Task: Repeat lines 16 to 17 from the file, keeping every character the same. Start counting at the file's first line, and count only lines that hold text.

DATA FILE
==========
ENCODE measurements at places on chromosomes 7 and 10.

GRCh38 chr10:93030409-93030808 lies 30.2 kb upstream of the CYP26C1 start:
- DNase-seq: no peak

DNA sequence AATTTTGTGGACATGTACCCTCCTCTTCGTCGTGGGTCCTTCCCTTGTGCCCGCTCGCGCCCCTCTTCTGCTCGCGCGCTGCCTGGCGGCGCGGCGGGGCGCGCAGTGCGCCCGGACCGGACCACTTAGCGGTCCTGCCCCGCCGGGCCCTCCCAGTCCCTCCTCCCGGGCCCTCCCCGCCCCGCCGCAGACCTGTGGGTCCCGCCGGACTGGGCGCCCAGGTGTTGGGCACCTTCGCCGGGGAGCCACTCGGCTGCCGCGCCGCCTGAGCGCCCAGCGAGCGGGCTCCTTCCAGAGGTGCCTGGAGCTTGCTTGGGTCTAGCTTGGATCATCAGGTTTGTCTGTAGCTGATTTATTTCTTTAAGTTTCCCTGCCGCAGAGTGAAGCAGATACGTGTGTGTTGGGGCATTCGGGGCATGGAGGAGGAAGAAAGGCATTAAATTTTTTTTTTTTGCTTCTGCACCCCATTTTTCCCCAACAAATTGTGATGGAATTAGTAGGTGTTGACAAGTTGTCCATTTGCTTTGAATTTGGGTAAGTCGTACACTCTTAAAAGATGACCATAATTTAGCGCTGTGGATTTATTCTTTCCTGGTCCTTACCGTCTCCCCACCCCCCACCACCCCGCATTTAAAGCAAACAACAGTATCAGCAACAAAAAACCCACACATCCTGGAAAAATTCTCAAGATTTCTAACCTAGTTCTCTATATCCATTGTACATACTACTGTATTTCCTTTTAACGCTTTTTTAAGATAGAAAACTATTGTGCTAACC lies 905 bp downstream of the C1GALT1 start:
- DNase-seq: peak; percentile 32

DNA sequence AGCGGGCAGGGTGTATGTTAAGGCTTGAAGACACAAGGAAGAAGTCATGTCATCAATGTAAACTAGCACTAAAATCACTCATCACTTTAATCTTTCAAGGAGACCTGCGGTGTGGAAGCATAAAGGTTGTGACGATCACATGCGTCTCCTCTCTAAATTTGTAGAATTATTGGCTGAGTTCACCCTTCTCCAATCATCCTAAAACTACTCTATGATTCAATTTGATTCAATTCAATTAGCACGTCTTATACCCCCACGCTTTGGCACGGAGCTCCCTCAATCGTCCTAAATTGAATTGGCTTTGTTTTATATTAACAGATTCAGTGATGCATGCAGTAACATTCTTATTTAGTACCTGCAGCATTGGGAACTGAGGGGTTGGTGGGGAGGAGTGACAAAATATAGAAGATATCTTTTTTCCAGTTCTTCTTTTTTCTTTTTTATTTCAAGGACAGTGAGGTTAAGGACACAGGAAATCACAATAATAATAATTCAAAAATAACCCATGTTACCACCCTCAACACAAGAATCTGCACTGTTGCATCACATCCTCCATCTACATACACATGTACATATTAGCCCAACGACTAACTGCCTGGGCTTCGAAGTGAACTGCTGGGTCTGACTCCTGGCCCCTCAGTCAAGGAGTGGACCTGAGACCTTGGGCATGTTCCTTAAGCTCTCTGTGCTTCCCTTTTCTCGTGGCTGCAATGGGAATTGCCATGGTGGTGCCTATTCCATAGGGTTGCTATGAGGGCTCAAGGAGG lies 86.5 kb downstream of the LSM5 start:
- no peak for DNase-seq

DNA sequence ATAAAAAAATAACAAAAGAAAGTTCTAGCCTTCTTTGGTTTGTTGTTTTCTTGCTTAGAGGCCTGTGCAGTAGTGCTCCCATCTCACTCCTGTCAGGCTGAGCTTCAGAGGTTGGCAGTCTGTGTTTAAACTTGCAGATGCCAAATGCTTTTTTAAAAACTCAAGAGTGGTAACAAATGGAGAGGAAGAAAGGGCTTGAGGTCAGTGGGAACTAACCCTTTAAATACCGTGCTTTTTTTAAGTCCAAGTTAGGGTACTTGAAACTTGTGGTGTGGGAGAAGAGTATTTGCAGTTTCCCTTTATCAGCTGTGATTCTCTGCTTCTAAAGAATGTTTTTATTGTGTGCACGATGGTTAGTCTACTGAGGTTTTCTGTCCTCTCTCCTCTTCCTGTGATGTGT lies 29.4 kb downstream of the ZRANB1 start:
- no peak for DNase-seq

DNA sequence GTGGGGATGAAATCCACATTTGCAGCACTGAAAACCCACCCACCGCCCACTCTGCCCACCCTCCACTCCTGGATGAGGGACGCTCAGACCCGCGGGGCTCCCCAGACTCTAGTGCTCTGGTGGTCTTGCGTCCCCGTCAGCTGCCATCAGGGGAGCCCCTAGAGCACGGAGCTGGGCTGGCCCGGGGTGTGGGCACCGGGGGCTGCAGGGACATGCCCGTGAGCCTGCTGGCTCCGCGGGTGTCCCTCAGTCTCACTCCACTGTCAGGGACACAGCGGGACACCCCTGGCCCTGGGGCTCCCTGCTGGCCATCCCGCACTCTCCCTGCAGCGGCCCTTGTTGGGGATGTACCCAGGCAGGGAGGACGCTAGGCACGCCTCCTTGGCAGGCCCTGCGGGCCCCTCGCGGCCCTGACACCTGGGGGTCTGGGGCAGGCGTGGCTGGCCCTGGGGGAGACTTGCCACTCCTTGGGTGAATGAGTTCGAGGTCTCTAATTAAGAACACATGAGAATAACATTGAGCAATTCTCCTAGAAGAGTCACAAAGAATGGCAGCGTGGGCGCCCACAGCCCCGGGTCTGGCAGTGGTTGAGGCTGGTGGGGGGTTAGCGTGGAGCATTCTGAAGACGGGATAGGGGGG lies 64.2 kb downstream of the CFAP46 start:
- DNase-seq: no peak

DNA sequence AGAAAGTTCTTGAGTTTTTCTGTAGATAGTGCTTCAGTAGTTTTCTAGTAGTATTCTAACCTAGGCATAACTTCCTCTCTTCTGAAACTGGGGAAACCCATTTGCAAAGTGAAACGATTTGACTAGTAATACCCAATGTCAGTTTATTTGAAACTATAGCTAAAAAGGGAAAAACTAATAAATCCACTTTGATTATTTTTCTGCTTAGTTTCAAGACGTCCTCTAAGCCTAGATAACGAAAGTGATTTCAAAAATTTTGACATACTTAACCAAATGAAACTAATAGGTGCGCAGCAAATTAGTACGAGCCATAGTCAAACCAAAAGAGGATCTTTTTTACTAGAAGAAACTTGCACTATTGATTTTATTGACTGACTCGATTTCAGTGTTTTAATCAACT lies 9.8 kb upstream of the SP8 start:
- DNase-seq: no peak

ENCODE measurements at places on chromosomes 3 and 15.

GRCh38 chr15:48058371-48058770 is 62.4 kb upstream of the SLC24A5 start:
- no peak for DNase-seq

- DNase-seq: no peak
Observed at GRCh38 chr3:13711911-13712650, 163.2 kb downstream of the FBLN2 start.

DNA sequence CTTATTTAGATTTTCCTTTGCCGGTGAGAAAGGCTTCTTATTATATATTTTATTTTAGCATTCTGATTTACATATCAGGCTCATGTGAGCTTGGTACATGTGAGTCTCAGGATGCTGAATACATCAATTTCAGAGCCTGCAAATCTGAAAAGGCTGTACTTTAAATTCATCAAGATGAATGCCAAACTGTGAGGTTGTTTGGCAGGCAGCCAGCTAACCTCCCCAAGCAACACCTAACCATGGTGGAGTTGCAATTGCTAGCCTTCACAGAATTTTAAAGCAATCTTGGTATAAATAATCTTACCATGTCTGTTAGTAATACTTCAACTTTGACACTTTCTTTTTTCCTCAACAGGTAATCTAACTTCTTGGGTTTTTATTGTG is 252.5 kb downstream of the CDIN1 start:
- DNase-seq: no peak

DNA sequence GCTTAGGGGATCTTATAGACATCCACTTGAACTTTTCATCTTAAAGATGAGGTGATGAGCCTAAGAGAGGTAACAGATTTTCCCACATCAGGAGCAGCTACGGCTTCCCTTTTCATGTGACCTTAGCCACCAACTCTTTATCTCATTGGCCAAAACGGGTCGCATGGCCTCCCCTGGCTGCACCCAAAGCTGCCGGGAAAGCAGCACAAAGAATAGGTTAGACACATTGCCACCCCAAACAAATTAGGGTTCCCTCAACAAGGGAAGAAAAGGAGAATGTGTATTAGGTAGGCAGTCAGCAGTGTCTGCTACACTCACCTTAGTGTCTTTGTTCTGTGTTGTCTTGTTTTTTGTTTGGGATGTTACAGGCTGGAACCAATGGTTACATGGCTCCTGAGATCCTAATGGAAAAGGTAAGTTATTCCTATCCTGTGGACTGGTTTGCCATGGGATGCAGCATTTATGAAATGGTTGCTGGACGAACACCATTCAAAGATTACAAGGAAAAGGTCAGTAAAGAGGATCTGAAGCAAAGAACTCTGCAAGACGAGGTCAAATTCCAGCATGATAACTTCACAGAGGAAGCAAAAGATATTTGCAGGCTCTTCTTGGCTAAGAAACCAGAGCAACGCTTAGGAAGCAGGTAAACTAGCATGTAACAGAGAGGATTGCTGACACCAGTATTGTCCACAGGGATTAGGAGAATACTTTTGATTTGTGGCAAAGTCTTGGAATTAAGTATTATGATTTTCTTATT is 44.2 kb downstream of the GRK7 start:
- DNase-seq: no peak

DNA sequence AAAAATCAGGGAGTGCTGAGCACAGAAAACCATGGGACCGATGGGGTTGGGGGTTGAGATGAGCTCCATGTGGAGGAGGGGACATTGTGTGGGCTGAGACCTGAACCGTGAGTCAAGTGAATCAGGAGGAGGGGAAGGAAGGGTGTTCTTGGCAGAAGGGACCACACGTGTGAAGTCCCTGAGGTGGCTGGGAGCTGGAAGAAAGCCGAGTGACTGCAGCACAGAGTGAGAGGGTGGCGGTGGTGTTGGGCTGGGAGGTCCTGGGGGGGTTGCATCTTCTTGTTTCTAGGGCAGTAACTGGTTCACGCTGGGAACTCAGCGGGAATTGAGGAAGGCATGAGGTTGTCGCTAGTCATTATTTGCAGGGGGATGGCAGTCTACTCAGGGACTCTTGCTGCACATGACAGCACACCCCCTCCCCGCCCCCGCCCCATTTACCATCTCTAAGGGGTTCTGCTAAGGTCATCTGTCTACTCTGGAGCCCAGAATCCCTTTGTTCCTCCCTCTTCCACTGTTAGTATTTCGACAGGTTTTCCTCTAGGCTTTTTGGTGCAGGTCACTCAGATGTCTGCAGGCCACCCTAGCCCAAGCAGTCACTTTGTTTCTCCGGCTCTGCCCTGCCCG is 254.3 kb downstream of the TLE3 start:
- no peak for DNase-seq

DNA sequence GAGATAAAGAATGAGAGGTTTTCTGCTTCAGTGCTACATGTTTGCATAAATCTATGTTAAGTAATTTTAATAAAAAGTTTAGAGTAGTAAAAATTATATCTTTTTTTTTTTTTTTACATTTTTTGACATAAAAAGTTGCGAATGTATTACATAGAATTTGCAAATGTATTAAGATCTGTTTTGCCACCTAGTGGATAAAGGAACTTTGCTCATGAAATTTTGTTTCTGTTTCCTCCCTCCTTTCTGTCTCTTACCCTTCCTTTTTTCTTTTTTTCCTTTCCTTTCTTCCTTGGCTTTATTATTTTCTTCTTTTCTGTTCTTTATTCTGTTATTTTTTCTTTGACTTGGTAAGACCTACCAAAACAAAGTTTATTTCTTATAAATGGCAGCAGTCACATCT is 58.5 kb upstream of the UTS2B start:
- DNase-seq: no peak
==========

- no peak for DNase-seq

- DNase-seq: no peak